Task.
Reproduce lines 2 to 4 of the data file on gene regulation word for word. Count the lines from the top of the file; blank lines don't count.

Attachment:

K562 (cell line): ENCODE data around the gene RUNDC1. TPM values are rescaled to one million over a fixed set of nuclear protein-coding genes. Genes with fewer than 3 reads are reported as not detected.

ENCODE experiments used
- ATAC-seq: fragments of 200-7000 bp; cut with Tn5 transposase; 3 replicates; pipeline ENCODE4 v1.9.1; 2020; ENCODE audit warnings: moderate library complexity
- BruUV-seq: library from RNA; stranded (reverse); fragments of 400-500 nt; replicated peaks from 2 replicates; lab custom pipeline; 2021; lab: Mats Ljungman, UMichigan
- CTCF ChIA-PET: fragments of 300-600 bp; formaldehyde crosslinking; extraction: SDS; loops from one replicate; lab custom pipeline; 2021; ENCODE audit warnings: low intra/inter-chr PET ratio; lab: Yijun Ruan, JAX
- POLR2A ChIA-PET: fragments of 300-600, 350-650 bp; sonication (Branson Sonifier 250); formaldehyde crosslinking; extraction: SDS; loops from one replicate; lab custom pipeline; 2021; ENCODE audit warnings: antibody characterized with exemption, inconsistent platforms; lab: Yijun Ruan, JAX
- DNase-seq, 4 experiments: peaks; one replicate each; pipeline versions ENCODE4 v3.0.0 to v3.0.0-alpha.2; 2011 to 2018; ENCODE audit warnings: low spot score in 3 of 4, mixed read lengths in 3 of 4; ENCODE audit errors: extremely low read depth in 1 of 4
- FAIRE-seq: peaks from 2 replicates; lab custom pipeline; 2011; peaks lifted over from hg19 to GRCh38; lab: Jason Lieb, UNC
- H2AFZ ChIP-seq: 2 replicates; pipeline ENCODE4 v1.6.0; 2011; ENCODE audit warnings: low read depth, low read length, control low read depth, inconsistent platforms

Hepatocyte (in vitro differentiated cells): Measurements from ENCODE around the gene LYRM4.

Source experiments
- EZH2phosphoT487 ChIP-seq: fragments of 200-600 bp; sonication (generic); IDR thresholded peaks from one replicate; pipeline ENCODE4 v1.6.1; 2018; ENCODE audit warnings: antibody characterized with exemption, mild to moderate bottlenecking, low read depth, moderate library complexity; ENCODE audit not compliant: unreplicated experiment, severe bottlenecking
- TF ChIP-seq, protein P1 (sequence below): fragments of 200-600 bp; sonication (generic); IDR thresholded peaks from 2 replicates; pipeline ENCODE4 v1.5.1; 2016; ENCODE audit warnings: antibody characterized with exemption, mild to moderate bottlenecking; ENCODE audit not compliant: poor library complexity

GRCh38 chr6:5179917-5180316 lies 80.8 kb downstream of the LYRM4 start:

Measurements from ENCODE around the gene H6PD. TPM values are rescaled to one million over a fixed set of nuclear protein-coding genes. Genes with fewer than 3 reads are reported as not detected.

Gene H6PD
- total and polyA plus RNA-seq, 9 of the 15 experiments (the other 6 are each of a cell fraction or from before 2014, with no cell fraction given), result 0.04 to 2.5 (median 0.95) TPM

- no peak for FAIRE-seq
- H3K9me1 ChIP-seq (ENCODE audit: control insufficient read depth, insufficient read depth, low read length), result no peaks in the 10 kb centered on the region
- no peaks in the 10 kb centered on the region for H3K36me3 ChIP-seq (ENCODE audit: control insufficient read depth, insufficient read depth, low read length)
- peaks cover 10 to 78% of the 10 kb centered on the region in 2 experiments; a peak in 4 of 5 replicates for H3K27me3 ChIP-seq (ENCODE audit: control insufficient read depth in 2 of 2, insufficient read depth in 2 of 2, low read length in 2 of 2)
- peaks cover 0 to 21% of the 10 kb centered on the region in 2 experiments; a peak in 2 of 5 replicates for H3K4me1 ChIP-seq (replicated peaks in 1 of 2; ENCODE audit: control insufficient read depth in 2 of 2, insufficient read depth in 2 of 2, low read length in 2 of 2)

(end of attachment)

ENCODE experiments used
- ATAC-seq: fragments of 200-7000 bp; cut with Tn5 transposase; 3 replicates; pipeline ENCODE4 v1.9.1; 2020; ENCODE audit warnings: moderate library complexity
- BruUV-seq: library from RNA; stranded (reverse); fragments of 400-500 nt; replicated peaks from 2 replicates; lab custom pipeline; 2021; lab: Mats Ljungman, UMichigan